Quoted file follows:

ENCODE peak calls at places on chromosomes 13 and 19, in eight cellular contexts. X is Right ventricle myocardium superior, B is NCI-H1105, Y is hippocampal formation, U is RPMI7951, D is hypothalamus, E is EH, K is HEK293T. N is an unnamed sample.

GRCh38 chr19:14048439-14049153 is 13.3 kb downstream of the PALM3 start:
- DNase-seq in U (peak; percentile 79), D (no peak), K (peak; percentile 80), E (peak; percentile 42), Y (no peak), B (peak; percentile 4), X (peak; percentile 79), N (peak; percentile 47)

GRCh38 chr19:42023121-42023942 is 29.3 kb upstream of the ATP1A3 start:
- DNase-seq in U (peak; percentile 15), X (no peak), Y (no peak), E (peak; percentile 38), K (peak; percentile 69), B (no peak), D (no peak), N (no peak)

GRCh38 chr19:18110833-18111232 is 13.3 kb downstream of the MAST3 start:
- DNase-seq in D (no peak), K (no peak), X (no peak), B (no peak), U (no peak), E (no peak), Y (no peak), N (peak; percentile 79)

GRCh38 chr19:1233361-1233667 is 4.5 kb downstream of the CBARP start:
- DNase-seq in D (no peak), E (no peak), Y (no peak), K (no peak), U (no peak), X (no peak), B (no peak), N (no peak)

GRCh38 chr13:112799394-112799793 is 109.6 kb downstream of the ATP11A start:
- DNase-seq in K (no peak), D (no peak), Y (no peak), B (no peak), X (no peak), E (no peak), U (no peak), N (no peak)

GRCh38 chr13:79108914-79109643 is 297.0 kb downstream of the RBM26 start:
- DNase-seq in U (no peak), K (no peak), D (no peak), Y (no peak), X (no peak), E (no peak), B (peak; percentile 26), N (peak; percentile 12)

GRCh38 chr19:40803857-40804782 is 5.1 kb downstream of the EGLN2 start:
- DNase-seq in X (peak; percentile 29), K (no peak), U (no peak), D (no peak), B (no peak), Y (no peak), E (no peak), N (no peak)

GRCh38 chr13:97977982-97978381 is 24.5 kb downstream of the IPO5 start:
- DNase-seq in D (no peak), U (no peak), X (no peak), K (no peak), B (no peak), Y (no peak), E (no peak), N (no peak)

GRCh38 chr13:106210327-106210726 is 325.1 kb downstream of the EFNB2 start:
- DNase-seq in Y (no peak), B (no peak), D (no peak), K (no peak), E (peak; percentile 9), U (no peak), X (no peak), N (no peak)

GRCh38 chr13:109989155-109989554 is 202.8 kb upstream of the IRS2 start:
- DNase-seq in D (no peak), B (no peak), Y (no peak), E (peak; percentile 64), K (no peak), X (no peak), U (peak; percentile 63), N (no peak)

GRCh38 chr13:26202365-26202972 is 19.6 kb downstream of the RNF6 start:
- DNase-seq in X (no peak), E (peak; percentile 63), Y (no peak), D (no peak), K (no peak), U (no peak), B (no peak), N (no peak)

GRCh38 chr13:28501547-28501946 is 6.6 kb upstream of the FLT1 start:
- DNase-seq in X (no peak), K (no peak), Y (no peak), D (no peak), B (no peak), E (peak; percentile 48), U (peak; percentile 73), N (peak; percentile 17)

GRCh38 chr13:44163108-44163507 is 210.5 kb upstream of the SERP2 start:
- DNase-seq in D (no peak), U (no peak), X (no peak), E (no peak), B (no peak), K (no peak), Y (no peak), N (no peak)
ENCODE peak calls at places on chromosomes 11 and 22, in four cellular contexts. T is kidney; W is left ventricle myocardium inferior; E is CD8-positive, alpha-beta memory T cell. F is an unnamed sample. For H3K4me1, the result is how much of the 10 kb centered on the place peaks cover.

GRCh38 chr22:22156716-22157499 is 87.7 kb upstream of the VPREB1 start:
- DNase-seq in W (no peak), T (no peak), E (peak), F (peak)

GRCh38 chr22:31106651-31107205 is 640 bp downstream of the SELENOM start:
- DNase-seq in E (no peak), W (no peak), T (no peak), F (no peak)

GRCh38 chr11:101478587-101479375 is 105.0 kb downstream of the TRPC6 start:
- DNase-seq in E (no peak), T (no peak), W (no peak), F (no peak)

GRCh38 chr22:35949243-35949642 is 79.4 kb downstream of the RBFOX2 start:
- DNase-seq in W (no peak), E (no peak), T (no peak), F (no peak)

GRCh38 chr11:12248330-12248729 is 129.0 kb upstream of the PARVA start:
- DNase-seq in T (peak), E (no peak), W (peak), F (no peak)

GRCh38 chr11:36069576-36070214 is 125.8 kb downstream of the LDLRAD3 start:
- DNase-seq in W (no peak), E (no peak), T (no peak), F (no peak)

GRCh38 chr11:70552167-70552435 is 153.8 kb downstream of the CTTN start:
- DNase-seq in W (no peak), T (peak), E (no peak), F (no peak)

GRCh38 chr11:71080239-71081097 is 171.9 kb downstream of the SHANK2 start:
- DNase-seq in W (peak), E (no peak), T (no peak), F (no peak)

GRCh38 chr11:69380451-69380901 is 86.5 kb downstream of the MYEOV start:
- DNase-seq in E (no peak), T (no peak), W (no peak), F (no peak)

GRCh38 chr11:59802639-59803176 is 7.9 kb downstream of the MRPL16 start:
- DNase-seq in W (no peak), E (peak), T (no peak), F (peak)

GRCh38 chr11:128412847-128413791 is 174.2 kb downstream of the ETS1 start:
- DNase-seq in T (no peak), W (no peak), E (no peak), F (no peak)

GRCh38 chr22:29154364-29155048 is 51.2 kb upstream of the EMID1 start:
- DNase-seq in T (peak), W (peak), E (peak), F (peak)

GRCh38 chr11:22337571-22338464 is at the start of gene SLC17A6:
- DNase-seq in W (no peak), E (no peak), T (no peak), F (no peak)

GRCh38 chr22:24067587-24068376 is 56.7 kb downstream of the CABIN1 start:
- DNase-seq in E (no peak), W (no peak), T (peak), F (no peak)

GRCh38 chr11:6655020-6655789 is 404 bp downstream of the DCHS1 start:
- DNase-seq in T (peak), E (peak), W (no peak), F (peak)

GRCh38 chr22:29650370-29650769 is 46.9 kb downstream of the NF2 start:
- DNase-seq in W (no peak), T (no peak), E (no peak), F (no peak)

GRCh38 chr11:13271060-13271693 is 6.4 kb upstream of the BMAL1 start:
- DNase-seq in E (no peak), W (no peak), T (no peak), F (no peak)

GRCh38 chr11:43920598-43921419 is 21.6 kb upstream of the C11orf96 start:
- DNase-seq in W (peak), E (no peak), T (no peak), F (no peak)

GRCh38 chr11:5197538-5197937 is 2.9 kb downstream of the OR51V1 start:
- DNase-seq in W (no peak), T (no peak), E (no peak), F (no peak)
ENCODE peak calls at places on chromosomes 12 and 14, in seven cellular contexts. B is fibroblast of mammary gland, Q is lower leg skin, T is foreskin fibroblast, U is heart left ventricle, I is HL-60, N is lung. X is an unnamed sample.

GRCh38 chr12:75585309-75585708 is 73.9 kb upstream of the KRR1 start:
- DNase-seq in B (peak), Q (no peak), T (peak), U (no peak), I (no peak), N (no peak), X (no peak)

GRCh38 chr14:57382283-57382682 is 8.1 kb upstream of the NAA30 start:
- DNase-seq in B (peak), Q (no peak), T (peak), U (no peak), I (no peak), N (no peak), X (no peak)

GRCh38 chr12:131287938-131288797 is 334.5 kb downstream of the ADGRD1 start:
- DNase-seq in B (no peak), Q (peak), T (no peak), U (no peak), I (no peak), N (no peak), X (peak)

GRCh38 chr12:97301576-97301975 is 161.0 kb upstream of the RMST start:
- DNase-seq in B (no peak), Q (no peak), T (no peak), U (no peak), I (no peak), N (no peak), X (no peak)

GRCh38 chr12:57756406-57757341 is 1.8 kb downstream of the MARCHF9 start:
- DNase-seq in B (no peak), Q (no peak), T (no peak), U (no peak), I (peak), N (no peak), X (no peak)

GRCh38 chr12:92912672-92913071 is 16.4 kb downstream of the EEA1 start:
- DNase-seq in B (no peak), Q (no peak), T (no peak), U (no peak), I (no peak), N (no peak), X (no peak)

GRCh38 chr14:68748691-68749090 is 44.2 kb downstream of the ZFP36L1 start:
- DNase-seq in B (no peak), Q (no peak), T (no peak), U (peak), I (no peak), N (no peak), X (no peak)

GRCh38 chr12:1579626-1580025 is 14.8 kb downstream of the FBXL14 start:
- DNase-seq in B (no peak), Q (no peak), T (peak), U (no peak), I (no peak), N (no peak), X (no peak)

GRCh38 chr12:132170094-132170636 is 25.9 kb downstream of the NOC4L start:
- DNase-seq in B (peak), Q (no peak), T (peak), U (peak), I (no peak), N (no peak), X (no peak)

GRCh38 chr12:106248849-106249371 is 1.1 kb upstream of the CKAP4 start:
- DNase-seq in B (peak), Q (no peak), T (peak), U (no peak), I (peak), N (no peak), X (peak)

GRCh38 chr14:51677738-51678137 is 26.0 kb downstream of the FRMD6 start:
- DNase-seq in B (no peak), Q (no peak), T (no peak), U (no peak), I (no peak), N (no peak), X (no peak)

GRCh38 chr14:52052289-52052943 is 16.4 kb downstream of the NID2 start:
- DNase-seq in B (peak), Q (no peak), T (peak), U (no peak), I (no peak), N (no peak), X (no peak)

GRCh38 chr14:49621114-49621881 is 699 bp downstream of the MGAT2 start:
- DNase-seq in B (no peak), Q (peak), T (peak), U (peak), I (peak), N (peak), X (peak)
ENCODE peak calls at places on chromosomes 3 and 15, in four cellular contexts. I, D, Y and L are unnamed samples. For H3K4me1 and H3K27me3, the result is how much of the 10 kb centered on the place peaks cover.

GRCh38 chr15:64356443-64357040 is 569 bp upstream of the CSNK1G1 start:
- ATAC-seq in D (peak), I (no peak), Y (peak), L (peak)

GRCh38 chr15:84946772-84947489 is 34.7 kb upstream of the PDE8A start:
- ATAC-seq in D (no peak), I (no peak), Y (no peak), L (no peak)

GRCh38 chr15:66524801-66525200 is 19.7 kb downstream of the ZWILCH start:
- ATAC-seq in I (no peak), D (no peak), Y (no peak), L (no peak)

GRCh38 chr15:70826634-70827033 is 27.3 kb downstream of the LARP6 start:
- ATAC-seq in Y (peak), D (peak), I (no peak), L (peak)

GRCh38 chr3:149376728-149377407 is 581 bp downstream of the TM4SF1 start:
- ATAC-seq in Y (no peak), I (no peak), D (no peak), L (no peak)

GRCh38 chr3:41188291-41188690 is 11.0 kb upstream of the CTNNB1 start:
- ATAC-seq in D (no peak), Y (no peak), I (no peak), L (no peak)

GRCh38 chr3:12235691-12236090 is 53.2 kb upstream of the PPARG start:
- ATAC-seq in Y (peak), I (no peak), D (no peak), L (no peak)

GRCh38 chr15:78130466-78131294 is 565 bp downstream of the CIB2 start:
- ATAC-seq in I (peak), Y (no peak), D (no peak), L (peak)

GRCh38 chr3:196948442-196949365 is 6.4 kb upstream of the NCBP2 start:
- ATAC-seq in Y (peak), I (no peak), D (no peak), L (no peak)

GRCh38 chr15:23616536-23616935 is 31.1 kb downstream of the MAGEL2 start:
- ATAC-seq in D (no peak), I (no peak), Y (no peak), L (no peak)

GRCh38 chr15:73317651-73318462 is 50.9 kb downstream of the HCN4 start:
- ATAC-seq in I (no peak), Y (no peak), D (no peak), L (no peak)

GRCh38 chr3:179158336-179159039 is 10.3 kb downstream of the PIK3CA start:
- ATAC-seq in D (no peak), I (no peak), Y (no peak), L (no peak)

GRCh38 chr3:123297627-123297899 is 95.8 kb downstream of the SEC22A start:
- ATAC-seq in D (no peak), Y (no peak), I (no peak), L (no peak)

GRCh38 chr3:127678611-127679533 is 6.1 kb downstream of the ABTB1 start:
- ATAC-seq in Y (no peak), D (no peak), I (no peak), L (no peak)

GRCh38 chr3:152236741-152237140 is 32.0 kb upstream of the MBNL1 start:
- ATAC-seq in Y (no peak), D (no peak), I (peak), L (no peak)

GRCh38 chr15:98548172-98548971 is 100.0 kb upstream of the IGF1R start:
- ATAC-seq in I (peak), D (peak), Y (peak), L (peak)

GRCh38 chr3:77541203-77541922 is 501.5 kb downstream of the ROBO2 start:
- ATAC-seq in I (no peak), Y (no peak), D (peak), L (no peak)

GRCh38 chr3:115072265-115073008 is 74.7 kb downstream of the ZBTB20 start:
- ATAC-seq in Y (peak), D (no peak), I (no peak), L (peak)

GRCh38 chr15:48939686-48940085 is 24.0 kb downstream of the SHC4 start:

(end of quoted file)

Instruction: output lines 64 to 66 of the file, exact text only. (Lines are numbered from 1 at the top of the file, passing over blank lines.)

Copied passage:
- DNase-seq in W (peak), E (no peak), T (no peak), F (no peak)

GRCh38 chr11:5197538-5197937 is 2.9 kb downstream of the OR51V1 start:
- DNase-seq in W (no peak), T (no peak), E (no peak), F (no peak)